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  • Writer's pictureSchüberl Consulting

Developing your Target Operating Model: step-by-step and practical

In our previous article, we introduced you to the Target Operating Model, its core content and its objectives. In this article, we would like to complement this more theoretical perspective with a practical one and guide you through the process of conceptualising a TOM.

But first the question arises: "Who needs a Target Operating Model at all?"

The answer is simple:

  • whoever starts something new,

  • who changes strategy,

  • who has performance problems,

  • who are having difficulty implementing plans, and

  • who is facing major change

Once you have decided to set up a Target Operating Model, the journey can begin:

Step 1 - Determine the scope:

Should the model apply to the entire company or just to a single unit?

Step 2 - Bring the stakeholders together:

Identify the stakeholders involved and get a picture of the situation: Are there any conflicts of interest that need to be resolved? Is there general agreement on the scope and objectives of the project? If everyone is on the same page, you can move on to the next step.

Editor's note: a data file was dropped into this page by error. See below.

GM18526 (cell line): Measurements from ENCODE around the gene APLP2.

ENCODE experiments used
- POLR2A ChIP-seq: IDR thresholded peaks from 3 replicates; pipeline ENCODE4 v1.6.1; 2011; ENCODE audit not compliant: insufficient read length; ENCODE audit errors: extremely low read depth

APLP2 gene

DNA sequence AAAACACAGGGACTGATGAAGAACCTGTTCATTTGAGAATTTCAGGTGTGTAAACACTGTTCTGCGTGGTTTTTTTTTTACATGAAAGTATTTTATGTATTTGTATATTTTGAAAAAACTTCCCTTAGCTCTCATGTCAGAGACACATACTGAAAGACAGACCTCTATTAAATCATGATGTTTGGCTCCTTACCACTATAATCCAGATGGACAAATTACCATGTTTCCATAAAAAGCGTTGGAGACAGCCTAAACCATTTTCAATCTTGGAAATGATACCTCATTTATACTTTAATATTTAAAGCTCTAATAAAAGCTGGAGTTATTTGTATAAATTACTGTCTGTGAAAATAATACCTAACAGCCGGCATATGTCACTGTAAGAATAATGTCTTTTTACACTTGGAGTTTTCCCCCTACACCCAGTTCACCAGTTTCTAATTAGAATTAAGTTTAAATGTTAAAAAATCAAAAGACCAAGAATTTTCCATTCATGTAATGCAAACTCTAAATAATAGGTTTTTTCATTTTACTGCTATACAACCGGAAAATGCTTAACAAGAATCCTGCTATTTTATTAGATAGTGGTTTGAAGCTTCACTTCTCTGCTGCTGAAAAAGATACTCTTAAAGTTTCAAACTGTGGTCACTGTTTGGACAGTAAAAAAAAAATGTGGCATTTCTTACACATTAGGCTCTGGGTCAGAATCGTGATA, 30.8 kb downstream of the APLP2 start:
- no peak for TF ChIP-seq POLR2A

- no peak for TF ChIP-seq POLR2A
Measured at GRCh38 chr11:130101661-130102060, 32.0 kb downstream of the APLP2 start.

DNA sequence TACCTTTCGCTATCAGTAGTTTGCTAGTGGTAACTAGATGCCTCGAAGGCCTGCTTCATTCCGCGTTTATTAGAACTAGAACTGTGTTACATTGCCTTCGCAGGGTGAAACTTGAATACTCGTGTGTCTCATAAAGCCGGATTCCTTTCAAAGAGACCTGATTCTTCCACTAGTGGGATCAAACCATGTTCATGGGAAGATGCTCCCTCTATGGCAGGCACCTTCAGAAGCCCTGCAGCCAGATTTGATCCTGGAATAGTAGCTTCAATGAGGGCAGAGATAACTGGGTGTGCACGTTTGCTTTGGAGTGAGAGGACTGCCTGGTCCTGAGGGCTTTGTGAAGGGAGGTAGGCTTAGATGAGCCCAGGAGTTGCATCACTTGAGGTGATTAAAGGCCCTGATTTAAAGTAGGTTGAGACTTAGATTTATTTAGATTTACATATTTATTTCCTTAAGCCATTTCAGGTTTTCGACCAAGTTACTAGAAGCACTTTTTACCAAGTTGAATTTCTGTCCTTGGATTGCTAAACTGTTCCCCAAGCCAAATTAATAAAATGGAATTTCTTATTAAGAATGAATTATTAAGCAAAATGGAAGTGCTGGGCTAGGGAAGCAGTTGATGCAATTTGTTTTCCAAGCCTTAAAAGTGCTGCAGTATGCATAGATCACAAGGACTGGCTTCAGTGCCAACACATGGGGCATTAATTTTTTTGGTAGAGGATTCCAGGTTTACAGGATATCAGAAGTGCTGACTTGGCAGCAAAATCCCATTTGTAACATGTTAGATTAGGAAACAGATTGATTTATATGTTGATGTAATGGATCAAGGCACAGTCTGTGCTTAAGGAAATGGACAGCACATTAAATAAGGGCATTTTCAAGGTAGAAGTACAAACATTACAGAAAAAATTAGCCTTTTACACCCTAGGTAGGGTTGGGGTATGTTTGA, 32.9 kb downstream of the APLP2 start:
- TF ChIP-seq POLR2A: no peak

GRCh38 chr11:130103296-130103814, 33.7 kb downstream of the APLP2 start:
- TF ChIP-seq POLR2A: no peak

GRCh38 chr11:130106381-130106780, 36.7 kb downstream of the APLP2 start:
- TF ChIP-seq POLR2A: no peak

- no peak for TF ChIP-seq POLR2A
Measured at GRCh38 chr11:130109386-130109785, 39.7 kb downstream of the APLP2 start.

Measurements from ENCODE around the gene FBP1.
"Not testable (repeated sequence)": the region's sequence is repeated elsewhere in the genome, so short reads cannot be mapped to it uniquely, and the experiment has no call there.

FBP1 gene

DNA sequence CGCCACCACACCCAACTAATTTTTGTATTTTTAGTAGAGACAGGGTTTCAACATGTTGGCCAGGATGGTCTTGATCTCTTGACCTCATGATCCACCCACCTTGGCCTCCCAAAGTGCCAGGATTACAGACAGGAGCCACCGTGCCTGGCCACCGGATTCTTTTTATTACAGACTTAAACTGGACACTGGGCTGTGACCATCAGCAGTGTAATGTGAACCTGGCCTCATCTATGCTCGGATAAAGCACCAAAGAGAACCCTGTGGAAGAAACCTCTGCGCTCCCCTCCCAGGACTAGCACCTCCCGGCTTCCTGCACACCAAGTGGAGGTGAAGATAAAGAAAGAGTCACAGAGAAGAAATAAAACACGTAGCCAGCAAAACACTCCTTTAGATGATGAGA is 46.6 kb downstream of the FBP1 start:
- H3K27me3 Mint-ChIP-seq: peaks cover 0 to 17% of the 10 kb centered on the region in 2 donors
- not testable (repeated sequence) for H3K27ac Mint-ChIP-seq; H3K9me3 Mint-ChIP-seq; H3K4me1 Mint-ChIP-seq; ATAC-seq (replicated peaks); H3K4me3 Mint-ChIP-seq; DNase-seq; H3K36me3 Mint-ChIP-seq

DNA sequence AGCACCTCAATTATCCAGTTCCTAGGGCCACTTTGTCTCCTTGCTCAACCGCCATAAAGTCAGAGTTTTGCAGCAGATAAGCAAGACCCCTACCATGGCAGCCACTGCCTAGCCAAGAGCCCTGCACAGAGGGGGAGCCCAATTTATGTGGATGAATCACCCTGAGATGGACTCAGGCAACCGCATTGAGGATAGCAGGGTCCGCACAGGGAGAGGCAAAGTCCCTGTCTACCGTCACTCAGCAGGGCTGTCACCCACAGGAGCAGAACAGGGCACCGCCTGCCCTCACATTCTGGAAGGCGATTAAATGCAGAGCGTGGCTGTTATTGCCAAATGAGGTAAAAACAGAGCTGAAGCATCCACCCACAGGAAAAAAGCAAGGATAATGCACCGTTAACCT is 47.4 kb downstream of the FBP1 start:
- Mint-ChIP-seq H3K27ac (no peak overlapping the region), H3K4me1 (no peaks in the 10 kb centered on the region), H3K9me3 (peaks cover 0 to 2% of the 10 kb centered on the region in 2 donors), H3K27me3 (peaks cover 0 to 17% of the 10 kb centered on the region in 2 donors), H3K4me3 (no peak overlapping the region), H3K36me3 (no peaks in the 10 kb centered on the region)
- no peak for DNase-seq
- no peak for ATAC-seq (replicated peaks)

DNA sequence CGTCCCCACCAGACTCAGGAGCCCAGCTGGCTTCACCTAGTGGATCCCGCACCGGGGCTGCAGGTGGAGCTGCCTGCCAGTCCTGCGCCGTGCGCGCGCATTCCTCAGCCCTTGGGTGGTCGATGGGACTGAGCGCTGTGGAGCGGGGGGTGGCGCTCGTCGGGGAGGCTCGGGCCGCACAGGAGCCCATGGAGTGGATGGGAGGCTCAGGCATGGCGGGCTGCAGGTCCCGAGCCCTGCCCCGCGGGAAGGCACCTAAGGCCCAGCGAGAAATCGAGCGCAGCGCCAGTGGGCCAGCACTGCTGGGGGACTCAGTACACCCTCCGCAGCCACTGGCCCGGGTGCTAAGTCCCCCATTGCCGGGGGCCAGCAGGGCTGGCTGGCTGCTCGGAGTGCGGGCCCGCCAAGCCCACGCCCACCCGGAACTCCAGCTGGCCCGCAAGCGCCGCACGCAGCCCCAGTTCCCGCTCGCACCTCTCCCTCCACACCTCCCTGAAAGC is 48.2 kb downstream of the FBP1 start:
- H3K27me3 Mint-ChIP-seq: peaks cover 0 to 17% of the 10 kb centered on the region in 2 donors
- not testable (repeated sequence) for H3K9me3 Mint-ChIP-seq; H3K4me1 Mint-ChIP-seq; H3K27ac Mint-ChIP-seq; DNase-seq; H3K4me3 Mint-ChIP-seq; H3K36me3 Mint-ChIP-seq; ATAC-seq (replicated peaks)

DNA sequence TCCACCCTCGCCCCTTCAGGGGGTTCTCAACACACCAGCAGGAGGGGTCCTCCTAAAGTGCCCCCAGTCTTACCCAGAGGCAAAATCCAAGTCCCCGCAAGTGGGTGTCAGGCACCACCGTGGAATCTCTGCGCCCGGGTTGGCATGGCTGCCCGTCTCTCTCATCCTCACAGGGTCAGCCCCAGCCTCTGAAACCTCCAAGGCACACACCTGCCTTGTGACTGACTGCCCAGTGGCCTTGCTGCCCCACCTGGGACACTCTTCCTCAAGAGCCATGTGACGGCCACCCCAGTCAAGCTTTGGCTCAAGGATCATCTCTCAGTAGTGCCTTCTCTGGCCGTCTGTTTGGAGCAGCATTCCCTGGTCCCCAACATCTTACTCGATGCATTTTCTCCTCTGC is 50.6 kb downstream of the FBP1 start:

Step 3 - Define the strategic objectives of the unit under consideration:

The main input to the model is the operational objectives from strategy development. If the scope is limited to a single unit, it is necessary to break down the corporate objectives to the unit and, if necessary, formulate separate divisional objectives. Once these have been defined, it is clear what to work towards and the actual work on the target operating model can begin.

Step 4 - Define your target processes:

Your processes form the value chain and have the greatest impact on achieving your goals, so they are designed first. All subsequent design decisions should be based on them. It is also beneficial to define design principles at this stage. These serve as guidelines and facilitate the subsequent design work.

Step 5 - Create the necessary structures:

To create the right conditions for achieving the goals, the organisation is now designed to support the processes in the best possible way - "form follows function". The four design areas are IT architecture, organisational structure, supplier relationships and corporate management / governance.

Step 6 - Optional:

Depending on the company, it may make sense to discuss the role of each location.

Outlook: In our next article on the Target Operating Model, we will examine the difference between the business model and the Target Operating Model.

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